PHILADELPHIA — Researchers at GlaxoSmithKline have shown that high-quality compound-profiling data can be generated by using cryopreserved cells, and that these cells can be plated at various densities to generate equivalent data between 24 hours and 74 hours after plating.
Cryopreservation is “vital to getting primary cells and stem cells” into the hands of the average scientist, said John Hambor, CEO of Cognate BioServices.
Brad Justice, director of research for cell-culture automation shop Global Cell Solutions, added that he thinks automated cyto-cryopreservation will eventually be refined to where it takes less time to freeze cells, which could enhance their usefulness in screening.
Hambor and Justice participated in a panel discussion at the Seventh Annual World Pharmaceutical Congress, held here this week. An evaluation of the use of cryopreserved cells, led by Mark Wigglesworth of GlaxoSmithKline, also appeared online last week in the Journal of Biomolecular Screening.
Wigglesworth and his team used CHO cells stably expressing the recombinant human histamine H1 receptor or the recombinant human motilin GPR38 receptor, Rat 1 fibroblast cells stably expressing the human adrenergic alpha 1A receptor or the human adrenergic alpha 1B receptor, and SH-SY5Y (ATCC CRL-2266) cells stably expressing recombinant human 5-HT2 receptors.
To extend the utility and flexibility of calcium screening using Molecular Devices’ FLIPR platform, the researchers examined the use of cryopreserved cells by plating them at different densities for assays 72 hours later. This allowed plating on a Friday and assaying on a Monday.
The researchers plated the cells at 12,000; 6,000; 4,000; and 2,000 cells per well and tested them with agonist dose-response curves. Their data suggested that cryopreservation generates assays with similar variance over an extended period with six assays becoming slightly more variable and four assays becoming slightly less variable. However, the data generated within this study indicate that cryopreserved cells are no more or less variable than their continuously cultured counterparts.
“Cryopreservation is ‘vital to getting primary cells and stem cells’ into the hands of the average scientist.”
Suki Jayachandra, a senior research investigator at Bristol-Myers Squibb, who also participated in the panel discussion, posed the question — “Are some cell lines more amenable to cryopreservation?” — and said that her group has been able to overcome this challenge using baculovirus.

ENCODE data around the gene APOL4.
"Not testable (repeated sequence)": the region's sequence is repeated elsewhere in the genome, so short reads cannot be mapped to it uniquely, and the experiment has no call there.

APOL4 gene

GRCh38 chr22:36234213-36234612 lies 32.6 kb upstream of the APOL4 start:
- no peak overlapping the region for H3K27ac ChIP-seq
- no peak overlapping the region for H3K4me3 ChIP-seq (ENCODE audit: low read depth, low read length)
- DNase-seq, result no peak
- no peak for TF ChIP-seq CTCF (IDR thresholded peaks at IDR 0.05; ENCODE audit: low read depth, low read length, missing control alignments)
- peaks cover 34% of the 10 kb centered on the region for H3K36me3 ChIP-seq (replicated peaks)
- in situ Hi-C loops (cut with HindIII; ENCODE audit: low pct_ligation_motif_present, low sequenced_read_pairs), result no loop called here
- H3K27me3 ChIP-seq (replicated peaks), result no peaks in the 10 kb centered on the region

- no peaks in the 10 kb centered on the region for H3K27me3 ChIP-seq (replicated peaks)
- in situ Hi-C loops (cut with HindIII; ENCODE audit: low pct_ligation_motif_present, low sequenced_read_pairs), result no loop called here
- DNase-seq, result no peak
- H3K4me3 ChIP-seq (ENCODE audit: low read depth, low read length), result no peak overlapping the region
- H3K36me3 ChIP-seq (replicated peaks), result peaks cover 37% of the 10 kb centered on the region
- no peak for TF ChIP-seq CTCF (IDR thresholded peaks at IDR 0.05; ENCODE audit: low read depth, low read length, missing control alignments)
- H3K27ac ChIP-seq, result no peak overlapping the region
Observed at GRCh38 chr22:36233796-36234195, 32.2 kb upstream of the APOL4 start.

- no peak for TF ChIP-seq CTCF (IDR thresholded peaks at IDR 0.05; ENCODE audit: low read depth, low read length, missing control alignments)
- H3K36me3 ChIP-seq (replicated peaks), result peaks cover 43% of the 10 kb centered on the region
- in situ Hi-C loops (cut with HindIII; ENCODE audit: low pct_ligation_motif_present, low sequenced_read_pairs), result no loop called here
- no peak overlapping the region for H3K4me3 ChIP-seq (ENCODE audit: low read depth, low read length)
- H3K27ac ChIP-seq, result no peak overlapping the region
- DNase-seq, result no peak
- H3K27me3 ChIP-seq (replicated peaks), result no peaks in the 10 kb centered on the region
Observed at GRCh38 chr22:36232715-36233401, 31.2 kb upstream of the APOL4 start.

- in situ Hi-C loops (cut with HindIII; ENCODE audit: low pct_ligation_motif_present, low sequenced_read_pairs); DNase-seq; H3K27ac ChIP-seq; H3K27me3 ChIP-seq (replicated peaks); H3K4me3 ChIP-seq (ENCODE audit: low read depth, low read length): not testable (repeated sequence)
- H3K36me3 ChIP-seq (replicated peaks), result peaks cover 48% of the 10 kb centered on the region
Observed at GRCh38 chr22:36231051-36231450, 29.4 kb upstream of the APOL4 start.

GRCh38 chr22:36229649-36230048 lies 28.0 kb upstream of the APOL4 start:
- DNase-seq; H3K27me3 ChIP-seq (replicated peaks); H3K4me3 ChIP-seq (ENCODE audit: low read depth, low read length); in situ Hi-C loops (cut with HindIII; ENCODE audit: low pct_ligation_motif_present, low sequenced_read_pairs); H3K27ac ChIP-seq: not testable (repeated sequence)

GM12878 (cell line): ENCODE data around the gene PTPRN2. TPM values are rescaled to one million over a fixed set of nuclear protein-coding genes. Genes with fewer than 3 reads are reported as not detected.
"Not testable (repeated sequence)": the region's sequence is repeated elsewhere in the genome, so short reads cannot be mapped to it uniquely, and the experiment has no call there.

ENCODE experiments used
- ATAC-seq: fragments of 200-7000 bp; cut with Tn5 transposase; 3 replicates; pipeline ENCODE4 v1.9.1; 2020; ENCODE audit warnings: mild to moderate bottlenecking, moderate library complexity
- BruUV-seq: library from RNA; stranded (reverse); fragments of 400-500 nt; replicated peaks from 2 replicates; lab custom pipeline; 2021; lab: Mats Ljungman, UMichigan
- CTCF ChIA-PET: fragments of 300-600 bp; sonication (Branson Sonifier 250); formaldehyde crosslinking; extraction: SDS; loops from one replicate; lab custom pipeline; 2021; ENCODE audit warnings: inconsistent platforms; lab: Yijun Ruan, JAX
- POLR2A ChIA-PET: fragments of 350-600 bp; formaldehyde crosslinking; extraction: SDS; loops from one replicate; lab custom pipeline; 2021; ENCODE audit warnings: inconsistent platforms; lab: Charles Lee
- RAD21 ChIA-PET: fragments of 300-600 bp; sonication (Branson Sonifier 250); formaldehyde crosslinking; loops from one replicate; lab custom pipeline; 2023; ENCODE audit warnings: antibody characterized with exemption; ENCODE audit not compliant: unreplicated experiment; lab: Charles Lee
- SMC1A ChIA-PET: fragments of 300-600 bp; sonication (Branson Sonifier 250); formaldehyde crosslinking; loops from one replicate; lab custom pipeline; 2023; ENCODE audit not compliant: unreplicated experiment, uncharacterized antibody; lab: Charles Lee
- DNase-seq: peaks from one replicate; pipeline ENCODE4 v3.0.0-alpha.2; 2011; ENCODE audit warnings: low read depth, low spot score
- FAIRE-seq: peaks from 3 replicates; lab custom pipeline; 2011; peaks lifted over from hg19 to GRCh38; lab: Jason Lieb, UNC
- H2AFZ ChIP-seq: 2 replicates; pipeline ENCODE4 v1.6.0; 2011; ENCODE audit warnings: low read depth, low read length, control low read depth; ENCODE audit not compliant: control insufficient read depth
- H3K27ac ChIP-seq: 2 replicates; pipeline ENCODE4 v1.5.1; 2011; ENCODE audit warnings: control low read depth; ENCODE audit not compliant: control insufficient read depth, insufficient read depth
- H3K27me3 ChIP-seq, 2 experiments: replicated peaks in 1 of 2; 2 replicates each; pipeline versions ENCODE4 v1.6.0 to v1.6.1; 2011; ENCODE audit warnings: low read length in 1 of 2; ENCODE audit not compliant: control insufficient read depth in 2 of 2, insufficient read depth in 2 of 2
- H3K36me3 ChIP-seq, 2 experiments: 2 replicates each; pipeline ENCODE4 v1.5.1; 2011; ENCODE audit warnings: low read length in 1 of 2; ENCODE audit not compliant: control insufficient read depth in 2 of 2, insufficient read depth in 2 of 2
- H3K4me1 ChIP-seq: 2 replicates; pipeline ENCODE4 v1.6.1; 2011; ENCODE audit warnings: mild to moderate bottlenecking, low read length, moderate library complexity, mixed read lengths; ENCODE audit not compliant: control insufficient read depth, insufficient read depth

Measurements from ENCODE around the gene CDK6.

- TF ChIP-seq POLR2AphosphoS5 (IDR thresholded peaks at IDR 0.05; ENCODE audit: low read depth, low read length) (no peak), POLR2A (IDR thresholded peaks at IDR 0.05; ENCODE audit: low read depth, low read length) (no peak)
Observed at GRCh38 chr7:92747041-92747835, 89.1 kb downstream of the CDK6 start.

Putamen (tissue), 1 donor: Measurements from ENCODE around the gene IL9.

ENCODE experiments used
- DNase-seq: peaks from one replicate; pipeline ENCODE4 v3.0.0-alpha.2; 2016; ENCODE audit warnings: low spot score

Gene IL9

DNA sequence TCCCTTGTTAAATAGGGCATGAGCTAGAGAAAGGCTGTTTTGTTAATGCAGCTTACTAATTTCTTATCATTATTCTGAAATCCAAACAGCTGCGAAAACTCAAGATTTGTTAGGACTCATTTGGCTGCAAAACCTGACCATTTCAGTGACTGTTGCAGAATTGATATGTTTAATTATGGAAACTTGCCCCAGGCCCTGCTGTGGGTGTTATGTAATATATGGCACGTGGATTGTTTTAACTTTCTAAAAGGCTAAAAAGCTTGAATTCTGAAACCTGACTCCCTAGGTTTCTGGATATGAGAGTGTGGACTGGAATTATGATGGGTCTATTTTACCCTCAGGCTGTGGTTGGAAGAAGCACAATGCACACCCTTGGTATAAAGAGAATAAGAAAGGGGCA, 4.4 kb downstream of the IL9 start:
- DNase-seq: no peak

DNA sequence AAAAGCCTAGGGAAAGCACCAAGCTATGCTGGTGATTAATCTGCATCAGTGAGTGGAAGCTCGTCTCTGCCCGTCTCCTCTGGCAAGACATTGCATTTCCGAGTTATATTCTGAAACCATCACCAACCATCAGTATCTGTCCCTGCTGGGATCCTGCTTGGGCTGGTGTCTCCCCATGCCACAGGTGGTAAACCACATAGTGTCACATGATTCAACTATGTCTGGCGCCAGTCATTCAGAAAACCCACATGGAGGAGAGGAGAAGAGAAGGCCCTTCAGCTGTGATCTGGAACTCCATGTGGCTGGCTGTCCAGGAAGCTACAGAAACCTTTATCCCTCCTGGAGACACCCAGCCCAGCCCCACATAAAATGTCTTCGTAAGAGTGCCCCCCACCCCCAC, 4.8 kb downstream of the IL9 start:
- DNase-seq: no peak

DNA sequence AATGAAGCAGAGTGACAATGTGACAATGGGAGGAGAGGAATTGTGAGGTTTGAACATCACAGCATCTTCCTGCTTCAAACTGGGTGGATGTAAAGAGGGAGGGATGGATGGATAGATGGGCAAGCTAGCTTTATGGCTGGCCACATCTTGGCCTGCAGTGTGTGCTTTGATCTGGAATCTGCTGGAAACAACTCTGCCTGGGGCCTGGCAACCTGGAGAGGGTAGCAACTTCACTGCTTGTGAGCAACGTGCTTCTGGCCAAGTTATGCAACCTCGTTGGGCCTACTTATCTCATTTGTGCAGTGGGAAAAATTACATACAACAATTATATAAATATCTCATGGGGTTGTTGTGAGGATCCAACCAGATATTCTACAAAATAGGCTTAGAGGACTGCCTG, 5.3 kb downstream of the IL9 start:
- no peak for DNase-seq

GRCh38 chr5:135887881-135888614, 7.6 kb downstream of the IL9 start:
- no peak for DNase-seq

Cryopreserved cells are both a blessing and a curse, said Hambor. Although the cells appear capable of generating data similar in quality to that generated by continuously cultured cells, cryopreserved cells need to be authenticated “unless you ask very specifically for certain cells or a certain cell line.”
Hambor’s company, Baltimore, Md.-based Cognate BioServices, was founded in 2002, and provides a range of analytical test methods development and testing services for cell-based products. Cognate also supports biotech and pharmaceutical companies with a range of cellular technologies and services that face common challenges in development and scale-up, such as assay development.
In November 2007, Justice’s employer, Global Cell Solutions, received a $71,630 Phase I Small Business Innovation Research grant from the National Science Foundation (see CBA News, 12/17/07). At the time, the Charlottesville, Va.-based company said that that it would use the money to develop a system that can cryopreserve cells without needing to expand and culture the cells post-thaw.
Ultimately, the goal of the six-month SBIR grant, which began on Jan. 1, is to enable the cell-expansion portion of the cell culture process to be performed on the substrate, Justice told CBA News at the time. He said cells can be grown and frozen on GCS’ technology, the Global Eukaryotic Microcarrier microsphere, dubbed GEM, and customers can then purchase whole cell lots.
Researchers wanting to perform an HTS campaign could buy a validated cell lot from GCS for either a multiple timepoint study, a multi-site study, or a single study at one site where the in-house cell culture facility cannot provide enough output to keep the cell culture equipment running, said Justice.
Justice said the grant will enable GCS to explore what kind of consistency it can get from these cell lots. Specifically, he said the company hopes to demonstrate that it can freeze large numbers of cells, thaw them, and attain the consistency required to use them in studies.
The GEM microsphere, which is less than 100 µm in diameter, has a curved face, compared with the flat format of a standard T-75 flask. The curved sphere forces cells into a 3D format, similar to the way that they would be grown in vivo.
In addition, the microsphere is made of porous alginates that allow the media to move through it.
Another feature of the GEM substrate is that it is embedded with magnetic particles. The fact that the GEMs are magnetic allows GCS’ existing technology, the BioLevitator cell culture device, to pull them to the bottom, remove the media, and add new media.
Last spring, GCS and fluid measurement systems company Hamilton, located in Bonaduz, Switzerland, announced plans to co-develop and market the BioLevitator and the GEM. The companies will incorporate the GEM technology and the BioLevitator on Hamilton’s STAR platform to automate the cell culture process.